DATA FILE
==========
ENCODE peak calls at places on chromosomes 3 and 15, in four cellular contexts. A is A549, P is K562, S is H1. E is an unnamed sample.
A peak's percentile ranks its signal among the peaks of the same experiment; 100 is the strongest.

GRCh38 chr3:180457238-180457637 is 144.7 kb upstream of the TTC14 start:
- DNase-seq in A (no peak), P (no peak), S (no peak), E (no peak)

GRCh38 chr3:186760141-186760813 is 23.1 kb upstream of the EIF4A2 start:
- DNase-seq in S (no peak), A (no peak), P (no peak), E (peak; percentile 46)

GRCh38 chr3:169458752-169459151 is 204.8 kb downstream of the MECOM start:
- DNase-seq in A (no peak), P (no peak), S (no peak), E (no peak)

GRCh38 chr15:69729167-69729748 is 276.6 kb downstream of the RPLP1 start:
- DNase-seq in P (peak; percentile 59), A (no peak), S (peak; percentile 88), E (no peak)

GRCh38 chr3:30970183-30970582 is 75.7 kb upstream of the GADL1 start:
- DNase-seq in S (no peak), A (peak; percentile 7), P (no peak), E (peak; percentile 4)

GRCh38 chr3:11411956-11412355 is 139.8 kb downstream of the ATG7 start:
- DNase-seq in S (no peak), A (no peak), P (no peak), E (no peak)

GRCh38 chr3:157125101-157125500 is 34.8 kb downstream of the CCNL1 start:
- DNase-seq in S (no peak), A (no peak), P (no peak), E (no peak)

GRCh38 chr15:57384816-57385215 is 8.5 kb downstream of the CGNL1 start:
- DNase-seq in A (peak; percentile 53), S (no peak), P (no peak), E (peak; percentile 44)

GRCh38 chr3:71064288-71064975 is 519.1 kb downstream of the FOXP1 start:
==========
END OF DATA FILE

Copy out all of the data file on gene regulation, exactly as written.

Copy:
ENCODE peak calls at places on chromosomes 3 and 15, in four cellular contexts. A is A549, P is K562, S is H1. E is an unnamed sample.
A peak's percentile ranks its signal among the peaks of the same experiment; 100 is the strongest.

GRCh38 chr3:180457238-180457637 is 144.7 kb upstream of the TTC14 start:
- DNase-seq in A (no peak), P (no peak), S (no peak), E (no peak)

GRCh38 chr3:186760141-186760813 is 23.1 kb upstream of the EIF4A2 start:
- DNase-seq in S (no peak), A (no peak), P (no peak), E (peak; percentile 46)

GRCh38 chr3:169458752-169459151 is 204.8 kb downstream of the MECOM start:
- DNase-seq in A (no peak), P (no peak), S (no peak), E (no peak)

GRCh38 chr15:69729167-69729748 is 276.6 kb downstream of the RPLP1 start:
- DNase-seq in P (peak; percentile 59), A (no peak), S (peak; percentile 88), E (no peak)

GRCh38 chr3:30970183-30970582 is 75.7 kb upstream of the GADL1 start:
- DNase-seq in S (no peak), A (peak; percentile 7), P (no peak), E (peak; percentile 4)

GRCh38 chr3:11411956-11412355 is 139.8 kb downstream of the ATG7 start:
- DNase-seq in S (no peak), A (no peak), P (no peak), E (no peak)

GRCh38 chr3:157125101-157125500 is 34.8 kb downstream of the CCNL1 start:
- DNase-seq in S (no peak), A (no peak), P (no peak), E (no peak)

GRCh38 chr15:57384816-57385215 is 8.5 kb downstream of the CGNL1 start:
- DNase-seq in A (peak; percentile 53), S (no peak), P (no peak), E (peak; percentile 44)

GRCh38 chr3:71064288-71064975 is 519.1 kb downstream of the FOXP1 start: